Google's headquarters will occupy a 330-metre stretch of land between Regent's Canal and King's Cross station, where it will form part of a larger campus at King's Cross that is to include offices by Mossessian Architecture.
The ten-storey block by Bjarke Ingels and Thomas Heatherwick will be Google's first purpose-built building outside America, where the duo is already at work on the company's Californian HQ.
"From the beginning, the project to give Google a new home in King's Cross has been extraordinary," said Bjarke Ingels and Thomas Heatherwick, who are yet to unveil their designs for the site.
"Rather than impose a universal style on Google's buildings in the UK and the USA, we have tried to create an interestingness that fits the scale and the community of King's Cross," they added. "The Silicon Valley startup garage meets the London train sheds in a building that couples clarity with eccentricity and anchors innovation with heritage."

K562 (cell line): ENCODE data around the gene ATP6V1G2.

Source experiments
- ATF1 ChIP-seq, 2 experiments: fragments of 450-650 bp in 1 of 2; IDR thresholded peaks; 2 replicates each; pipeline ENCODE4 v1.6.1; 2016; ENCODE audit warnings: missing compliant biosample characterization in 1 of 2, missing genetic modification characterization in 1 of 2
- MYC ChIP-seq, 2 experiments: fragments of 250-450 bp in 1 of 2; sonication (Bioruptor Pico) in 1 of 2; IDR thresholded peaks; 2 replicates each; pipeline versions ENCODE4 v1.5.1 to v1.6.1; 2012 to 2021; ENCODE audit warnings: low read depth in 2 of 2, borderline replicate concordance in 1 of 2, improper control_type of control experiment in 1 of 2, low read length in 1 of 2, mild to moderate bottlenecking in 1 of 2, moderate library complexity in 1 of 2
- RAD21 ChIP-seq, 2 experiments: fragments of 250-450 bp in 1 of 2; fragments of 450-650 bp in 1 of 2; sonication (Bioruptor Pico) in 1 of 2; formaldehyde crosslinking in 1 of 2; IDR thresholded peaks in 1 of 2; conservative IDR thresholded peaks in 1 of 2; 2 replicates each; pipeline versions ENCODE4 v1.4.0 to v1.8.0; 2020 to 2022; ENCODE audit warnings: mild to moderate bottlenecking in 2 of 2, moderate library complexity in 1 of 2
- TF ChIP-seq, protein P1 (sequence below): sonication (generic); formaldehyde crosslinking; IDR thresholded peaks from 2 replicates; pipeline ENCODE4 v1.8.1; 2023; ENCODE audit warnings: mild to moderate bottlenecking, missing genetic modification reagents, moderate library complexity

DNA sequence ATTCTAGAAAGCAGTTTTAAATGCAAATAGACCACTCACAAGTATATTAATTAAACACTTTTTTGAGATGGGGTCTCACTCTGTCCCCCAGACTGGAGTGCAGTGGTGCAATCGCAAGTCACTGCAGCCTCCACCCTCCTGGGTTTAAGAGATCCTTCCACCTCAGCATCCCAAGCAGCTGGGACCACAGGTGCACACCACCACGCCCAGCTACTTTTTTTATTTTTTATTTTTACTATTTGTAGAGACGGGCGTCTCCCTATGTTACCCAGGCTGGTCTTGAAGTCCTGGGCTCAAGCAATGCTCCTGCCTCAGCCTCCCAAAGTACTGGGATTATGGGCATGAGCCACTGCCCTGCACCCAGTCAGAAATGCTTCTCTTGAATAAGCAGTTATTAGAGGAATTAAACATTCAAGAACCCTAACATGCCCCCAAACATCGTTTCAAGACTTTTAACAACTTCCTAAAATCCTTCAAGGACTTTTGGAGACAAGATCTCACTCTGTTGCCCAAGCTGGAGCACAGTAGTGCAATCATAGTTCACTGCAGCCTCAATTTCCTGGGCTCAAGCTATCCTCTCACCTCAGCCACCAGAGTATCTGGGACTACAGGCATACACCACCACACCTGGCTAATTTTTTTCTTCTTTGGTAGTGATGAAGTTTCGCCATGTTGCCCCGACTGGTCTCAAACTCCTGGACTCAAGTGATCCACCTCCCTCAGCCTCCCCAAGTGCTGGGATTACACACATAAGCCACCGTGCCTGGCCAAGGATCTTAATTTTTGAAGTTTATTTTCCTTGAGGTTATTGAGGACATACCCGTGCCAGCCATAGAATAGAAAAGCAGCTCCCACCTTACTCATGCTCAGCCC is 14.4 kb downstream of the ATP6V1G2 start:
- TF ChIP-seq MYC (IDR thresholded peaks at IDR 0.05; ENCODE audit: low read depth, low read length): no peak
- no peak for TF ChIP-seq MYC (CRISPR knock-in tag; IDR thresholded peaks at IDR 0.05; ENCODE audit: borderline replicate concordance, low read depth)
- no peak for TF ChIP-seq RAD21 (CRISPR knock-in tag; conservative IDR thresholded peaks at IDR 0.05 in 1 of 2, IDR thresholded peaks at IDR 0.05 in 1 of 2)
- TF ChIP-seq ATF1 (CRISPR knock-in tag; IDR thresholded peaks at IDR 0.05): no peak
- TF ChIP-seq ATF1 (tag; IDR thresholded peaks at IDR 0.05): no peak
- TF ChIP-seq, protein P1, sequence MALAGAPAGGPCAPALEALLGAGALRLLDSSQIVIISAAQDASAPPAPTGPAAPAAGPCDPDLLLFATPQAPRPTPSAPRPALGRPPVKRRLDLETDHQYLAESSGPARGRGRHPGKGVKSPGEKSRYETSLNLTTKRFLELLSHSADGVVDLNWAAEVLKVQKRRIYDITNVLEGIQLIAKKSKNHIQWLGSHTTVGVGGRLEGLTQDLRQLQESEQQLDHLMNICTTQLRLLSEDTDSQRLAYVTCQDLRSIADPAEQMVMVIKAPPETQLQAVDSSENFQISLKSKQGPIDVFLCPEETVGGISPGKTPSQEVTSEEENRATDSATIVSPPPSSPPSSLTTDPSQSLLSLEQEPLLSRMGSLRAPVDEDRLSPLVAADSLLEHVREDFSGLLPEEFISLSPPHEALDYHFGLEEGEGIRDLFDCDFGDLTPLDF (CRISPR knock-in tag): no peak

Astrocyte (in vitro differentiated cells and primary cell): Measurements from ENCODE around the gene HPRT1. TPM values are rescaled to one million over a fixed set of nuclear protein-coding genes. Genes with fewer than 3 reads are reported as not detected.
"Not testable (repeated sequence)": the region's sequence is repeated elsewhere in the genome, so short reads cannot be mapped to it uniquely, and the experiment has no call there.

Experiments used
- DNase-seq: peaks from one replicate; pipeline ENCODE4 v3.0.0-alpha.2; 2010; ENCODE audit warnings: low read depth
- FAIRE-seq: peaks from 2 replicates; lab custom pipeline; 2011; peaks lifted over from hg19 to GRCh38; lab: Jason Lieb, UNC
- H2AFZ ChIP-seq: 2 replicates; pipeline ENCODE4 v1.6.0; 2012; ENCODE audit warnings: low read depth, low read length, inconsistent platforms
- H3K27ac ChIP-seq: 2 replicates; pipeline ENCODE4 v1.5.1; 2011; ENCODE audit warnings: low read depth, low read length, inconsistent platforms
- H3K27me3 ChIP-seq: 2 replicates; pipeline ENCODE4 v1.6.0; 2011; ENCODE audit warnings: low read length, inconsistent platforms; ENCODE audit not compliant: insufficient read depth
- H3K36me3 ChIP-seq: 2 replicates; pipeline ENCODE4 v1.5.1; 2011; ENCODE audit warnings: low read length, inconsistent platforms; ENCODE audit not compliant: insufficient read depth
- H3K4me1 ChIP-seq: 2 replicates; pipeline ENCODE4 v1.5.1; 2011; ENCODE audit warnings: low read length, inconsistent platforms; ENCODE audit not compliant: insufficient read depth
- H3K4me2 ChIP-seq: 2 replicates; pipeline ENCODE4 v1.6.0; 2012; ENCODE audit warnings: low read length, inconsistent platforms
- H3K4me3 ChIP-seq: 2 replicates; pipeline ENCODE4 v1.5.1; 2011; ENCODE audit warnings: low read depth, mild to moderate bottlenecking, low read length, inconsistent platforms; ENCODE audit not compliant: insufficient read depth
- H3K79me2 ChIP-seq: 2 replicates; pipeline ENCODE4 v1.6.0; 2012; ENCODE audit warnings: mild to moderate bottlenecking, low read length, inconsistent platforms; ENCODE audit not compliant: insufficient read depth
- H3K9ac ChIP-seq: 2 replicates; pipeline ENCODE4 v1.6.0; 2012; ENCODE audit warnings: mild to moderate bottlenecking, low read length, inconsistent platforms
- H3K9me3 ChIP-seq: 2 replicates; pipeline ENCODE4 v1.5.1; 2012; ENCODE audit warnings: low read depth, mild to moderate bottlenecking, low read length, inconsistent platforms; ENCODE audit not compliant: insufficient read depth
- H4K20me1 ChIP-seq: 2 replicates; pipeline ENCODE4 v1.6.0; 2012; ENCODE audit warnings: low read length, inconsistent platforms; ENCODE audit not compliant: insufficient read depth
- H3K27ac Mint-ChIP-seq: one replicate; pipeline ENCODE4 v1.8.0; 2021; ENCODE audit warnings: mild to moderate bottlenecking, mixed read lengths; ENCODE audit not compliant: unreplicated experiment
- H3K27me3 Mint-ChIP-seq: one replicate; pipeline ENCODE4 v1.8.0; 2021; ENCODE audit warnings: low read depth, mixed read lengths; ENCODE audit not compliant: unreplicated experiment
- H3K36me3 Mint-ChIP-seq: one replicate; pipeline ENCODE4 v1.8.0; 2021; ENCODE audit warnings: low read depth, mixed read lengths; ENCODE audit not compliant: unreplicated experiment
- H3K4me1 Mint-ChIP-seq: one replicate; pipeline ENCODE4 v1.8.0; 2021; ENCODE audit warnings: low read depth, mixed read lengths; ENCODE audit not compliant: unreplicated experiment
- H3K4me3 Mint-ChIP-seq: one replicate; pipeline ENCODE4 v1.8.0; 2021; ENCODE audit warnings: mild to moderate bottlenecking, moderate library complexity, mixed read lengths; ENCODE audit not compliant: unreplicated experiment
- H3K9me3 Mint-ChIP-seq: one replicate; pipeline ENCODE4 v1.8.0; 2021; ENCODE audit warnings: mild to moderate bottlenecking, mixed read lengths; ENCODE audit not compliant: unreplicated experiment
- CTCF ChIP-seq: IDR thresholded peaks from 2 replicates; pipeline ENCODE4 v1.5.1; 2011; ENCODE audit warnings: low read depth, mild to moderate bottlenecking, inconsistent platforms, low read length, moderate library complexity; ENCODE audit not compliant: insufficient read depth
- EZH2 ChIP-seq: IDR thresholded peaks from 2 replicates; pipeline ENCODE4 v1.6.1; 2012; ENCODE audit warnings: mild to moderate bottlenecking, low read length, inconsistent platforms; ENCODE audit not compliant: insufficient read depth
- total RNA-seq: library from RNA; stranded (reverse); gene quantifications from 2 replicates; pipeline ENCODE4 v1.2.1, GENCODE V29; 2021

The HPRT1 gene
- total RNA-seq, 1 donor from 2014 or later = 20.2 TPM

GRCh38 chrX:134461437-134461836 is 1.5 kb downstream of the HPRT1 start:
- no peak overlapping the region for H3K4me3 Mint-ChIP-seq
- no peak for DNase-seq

Google's 7,000 London staff will be brought together at the King's Cross campus, where they will occupy almost 93,000 square metres of office space across three buildings. The company will axe its existing PENSON-designed premises in Covent Garden and offices designed by Scott Brownrigg designed in Victoria.
"Here in the UK, it's clear to me that computer science has a great future with the talent, educational institutions, and passion for innovation we see all around us," said Google chief executive Sundar Pichai. "We are committed to the UK and excited to continue our investment in our new King's Cross campus."
London firm AHMM had been working on Google's £650 million scheme at London's King's Cross up until earlier this year, when it announced the project would be handed over to Heatherwick Studios and BIG.